• Over-the-Top Messaging (OTT): OTT refers to third-party instant messaging services (or online chat) provided by software and technology providers independently of mobile network operators. They typically are a far more functional alternative to iMessage and SMS, with extended features such as voice calling, video calling, and more. Unlike SMS, OTTs do not need a mobile network to function but do require an internet connection and (in some cases), a mobile data plan. Examples include WhatsApp, Facebook Messenger, Signal, Viber, WeChat, Skype, Telegram, and a host of other providers all offering products that improve the messaging experience. They can be classified into two broad categories: consumer-based messaging, and enterprise-based messaging. The former class is intended for general public use (typically free), while enterprise-based messaging systems are designed for business use (typically at a cost). Most offer end-to-end encryption, and some allow messages to be exchanged (insecurely) with SMS users. Consumer-based messaging systems are highly likely to be used by BYOD users for business. Research shows that 58% of employees in the U.S. admitted to using instant messaging and texting to share sensitive and business-critical data.

One major drawback to using consumer-based OTT systems for business is that the majority require both parties to be members of their community to work. This limits their utility in businesses, where new clients and new relationships are constantly being formed. In addition, many collaboration and application-specific solutions embed messaging in their platforms, such as  Microsoft Teams, Slack, and Zoom, but not all support SMS.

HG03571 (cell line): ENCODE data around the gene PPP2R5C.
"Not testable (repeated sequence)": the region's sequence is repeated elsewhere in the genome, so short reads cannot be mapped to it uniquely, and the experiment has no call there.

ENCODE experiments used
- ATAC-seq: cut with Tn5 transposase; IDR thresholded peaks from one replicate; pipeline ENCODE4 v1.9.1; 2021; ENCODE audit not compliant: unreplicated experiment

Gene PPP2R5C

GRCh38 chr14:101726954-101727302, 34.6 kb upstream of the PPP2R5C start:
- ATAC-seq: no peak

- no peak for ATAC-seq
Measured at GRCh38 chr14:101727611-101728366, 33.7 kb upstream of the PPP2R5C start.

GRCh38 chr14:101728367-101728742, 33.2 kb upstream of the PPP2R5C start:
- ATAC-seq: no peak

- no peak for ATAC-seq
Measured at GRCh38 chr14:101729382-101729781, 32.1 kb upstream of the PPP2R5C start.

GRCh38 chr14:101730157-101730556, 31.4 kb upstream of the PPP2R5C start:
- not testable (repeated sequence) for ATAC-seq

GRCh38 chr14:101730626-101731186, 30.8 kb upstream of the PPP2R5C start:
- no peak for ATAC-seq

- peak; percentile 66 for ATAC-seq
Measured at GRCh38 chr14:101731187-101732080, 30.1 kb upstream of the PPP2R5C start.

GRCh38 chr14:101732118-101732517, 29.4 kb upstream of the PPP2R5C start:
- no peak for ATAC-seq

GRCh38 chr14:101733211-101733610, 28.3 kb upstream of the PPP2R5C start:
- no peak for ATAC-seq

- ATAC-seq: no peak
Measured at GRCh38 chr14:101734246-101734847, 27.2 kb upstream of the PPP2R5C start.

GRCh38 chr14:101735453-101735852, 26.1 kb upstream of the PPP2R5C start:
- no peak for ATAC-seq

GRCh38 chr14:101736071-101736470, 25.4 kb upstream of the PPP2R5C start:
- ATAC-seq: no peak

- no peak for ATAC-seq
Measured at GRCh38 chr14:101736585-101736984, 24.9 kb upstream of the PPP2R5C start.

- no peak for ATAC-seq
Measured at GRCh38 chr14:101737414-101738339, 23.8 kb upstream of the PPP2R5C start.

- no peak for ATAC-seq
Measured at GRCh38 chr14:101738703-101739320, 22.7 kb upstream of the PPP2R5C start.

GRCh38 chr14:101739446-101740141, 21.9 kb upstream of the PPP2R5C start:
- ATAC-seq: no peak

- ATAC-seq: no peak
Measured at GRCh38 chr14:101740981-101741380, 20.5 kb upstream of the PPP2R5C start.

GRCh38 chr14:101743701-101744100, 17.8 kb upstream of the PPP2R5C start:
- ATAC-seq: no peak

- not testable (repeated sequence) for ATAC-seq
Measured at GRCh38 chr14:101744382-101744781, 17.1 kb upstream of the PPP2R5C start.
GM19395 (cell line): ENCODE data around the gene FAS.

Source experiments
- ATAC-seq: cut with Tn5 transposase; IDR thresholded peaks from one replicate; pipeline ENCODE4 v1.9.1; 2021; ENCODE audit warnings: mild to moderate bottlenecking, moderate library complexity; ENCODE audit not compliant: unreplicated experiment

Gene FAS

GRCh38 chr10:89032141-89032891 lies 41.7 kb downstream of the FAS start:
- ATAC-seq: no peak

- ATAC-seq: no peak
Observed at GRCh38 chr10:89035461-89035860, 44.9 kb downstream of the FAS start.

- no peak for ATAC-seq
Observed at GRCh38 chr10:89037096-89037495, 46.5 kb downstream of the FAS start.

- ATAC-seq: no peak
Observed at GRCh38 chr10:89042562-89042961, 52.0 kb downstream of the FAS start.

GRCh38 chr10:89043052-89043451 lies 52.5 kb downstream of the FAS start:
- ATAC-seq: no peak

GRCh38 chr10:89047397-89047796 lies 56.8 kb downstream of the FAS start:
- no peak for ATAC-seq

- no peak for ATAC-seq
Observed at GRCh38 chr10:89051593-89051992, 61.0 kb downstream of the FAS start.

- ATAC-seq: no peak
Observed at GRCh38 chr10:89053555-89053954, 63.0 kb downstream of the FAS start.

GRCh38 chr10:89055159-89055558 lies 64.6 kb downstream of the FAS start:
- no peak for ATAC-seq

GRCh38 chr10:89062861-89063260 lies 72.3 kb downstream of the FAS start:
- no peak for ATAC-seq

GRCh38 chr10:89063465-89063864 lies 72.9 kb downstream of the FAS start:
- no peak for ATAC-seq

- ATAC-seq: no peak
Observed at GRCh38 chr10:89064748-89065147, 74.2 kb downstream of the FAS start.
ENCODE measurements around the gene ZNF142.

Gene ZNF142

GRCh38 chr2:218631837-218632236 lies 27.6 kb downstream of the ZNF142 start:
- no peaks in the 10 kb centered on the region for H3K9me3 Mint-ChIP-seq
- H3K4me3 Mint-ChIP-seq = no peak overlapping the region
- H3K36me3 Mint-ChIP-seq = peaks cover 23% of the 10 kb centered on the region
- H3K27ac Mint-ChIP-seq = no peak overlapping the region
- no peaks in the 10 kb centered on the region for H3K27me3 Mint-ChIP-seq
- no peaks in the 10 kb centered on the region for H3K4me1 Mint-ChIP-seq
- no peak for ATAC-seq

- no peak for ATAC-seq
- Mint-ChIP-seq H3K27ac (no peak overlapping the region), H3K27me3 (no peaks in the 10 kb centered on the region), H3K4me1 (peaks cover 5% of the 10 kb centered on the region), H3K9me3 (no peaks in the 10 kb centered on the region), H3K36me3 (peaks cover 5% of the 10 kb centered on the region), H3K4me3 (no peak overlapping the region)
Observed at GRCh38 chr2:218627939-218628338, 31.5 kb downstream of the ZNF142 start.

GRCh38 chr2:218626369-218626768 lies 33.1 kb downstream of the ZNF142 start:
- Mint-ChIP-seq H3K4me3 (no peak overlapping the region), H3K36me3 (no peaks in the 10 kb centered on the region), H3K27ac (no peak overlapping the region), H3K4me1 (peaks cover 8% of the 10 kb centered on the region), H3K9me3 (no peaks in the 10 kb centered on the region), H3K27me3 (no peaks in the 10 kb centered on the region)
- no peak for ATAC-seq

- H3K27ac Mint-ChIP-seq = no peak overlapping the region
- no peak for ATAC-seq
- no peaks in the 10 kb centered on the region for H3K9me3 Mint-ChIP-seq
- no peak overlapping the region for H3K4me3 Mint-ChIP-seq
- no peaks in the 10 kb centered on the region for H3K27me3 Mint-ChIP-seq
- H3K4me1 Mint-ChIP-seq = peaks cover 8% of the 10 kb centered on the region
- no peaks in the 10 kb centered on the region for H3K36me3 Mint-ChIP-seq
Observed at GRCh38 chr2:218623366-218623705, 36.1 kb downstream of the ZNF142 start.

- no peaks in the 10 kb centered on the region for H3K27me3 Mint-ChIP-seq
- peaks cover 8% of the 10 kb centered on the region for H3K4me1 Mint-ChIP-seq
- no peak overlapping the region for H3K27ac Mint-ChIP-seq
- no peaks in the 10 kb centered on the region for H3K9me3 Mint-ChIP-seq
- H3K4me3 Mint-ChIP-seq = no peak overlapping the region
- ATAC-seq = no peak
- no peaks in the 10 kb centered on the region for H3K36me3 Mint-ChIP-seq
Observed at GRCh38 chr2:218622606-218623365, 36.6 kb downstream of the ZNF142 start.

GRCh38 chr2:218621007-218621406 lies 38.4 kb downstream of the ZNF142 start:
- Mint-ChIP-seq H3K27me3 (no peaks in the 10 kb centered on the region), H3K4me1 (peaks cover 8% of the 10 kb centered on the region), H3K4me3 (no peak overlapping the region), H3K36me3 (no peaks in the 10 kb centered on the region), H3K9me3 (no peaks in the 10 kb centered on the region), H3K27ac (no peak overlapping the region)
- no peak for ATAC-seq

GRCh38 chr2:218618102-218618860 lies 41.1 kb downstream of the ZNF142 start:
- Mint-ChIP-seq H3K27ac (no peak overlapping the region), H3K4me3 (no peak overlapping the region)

Within the legal community, SMS and iMessage are more widely used than OTT systems, but unfortunately, neither of them is designed to address the stricter professional needs of the legal industry. Similarly, consumer-based OTT systems are not designed for professionals either, so careful consideration should be applied if any of these platforms are to be used for communications by legal professionals for business.


Undoubtedly, many lawyers happily exchange business-related SMS, iMessage, and consumer-based OTT text messages with clients. The practice is perfectly understandable—text messaging is fast, personal, short, and convenient—all of which are entirely desirable in a fast-moving profession. However, with the rise of BYOD, text messages are increasingly sent to a lawyer’s personal mobile phone. Consequently, their firm’s access to those messages will likely expose the lawyer’s personal messages to the firm, creating a privacy risk while raising many important questions and issues with respect to:

  • data ownership
  • data rights
  • preservation of the attorney-client privilege
  • confidentiality
  • records retention
  • privacy
  • transparency
  • and a series of other considerations.